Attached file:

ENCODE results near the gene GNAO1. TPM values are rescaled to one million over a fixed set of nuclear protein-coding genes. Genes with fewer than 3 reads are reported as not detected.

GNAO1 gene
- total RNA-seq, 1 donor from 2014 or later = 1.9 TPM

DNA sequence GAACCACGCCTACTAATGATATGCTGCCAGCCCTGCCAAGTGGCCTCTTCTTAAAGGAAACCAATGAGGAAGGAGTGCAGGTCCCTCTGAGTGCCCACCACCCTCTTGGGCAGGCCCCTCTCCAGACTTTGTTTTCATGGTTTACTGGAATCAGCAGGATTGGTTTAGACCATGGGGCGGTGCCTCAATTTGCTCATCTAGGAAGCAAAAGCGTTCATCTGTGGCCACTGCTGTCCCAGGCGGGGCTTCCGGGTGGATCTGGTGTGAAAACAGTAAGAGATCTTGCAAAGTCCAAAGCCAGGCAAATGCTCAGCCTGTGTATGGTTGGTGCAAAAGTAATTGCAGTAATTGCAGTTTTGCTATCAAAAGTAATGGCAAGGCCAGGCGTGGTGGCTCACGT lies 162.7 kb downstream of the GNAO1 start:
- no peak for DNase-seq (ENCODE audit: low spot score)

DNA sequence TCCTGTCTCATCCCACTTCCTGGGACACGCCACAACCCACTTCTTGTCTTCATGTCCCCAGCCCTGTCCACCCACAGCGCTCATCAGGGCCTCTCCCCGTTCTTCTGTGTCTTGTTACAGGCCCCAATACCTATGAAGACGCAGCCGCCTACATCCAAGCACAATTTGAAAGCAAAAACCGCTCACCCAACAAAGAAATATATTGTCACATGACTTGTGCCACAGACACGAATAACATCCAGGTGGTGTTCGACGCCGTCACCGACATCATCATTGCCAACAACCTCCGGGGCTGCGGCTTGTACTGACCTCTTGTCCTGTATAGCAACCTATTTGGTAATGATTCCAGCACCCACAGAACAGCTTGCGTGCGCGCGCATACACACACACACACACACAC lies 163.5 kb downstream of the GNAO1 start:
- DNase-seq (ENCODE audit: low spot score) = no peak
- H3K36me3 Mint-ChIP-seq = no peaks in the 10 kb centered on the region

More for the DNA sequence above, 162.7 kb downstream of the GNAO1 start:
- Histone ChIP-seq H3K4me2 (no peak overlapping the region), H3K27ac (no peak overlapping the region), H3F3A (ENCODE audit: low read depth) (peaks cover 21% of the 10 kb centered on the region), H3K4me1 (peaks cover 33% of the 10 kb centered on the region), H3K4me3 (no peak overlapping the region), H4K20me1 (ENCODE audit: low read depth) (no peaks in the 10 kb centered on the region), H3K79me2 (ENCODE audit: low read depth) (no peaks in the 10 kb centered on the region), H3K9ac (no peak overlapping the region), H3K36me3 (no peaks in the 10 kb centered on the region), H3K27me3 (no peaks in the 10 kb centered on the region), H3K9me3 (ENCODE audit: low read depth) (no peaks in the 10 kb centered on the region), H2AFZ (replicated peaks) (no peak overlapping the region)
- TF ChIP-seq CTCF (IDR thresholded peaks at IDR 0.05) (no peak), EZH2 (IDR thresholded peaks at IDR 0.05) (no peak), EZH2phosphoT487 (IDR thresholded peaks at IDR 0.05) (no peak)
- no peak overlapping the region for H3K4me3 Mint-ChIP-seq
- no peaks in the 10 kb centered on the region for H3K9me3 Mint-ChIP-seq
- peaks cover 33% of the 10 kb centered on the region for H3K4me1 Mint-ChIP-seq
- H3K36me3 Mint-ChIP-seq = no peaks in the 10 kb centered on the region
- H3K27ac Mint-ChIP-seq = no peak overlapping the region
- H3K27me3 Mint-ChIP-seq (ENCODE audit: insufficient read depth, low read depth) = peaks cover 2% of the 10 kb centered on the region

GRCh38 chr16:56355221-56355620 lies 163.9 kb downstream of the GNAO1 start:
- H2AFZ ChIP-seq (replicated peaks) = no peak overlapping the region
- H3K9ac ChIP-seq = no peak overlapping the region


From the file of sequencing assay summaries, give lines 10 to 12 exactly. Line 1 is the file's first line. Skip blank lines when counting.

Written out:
- Histone ChIP-seq H3K4me2 (no peak overlapping the region), H3K27ac (no peak overlapping the region), H3F3A (ENCODE audit: low read depth) (peaks cover 21% of the 10 kb centered on the region), H3K4me1 (peaks cover 33% of the 10 kb centered on the region), H3K4me3 (no peak overlapping the region), H4K20me1 (ENCODE audit: low read depth) (no peaks in the 10 kb centered on the region), H3K79me2 (ENCODE audit: low read depth) (no peaks in the 10 kb centered on the region), H3K9ac (no peak overlapping the region), H3K36me3 (no peaks in the 10 kb centered on the region), H3K27me3 (no peaks in the 10 kb centered on the region), H3K9me3 (ENCODE audit: low read depth) (no peaks in the 10 kb centered on the region), H2AFZ (replicated peaks) (no peak overlapping the region)
- TF ChIP-seq CTCF (IDR thresholded peaks at IDR 0.05) (no peak), EZH2 (IDR thresholded peaks at IDR 0.05) (no peak), EZH2phosphoT487 (IDR thresholded peaks at IDR 0.05) (no peak)
- no peak overlapping the region for H3K4me3 Mint-ChIP-seq